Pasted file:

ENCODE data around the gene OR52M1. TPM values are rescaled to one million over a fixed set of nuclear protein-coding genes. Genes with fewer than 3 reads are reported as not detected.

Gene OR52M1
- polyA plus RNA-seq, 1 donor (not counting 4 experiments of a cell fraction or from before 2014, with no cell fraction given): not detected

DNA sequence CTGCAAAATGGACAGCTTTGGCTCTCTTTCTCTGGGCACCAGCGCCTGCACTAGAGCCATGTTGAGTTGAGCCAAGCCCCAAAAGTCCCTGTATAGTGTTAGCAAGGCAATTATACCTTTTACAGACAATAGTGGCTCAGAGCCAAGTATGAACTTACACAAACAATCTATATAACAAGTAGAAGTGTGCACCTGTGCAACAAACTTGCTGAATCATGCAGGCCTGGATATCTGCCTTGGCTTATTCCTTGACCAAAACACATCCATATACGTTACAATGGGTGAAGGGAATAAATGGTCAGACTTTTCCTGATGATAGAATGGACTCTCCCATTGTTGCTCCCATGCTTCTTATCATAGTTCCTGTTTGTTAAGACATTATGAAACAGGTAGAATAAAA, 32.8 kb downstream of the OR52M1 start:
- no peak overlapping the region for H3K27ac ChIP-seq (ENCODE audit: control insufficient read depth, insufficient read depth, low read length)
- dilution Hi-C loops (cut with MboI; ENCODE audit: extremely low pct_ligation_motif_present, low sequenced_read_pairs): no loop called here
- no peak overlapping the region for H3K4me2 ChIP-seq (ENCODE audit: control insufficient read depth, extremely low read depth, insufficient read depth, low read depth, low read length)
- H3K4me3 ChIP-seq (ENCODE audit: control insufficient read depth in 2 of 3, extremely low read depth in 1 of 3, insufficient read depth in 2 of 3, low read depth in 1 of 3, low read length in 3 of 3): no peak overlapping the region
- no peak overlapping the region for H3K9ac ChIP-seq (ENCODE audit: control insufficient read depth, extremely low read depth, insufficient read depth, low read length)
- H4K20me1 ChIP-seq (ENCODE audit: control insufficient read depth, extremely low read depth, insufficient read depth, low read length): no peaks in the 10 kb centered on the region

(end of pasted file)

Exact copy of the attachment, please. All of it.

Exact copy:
ENCODE data around the gene OR52M1. TPM values are rescaled to one million over a fixed set of nuclear protein-coding genes. Genes with fewer than 3 reads are reported as not detected.

Gene OR52M1
- polyA plus RNA-seq, 1 donor (not counting 4 experiments of a cell fraction or from before 2014, with no cell fraction given): not detected

DNA sequence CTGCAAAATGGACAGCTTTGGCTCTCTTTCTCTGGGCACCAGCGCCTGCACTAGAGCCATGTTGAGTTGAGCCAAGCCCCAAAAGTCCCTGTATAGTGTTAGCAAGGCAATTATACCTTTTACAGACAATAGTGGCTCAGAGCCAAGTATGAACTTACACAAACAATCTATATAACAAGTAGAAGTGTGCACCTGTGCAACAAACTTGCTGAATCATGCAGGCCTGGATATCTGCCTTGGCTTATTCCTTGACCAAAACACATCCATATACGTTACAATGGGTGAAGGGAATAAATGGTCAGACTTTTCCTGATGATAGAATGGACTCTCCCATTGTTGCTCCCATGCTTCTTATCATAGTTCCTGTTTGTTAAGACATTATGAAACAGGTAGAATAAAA, 32.8 kb downstream of the OR52M1 start:
- no peak overlapping the region for H3K27ac ChIP-seq (ENCODE audit: control insufficient read depth, insufficient read depth, low read length)
- dilution Hi-C loops (cut with MboI; ENCODE audit: extremely low pct_ligation_motif_present, low sequenced_read_pairs): no loop called here
- no peak overlapping the region for H3K4me2 ChIP-seq (ENCODE audit: control insufficient read depth, extremely low read depth, insufficient read depth, low read depth, low read length)
- H3K4me3 ChIP-seq (ENCODE audit: control insufficient read depth in 2 of 3, extremely low read depth in 1 of 3, insufficient read depth in 2 of 3, low read depth in 1 of 3, low read length in 3 of 3): no peak overlapping the region
- no peak overlapping the region for H3K9ac ChIP-seq (ENCODE audit: control insufficient read depth, extremely low read depth, insufficient read depth, low read length)
- H4K20me1 ChIP-seq (ENCODE audit: control insufficient read depth, extremely low read depth, insufficient read depth, low read length): no peaks in the 10 kb centered on the region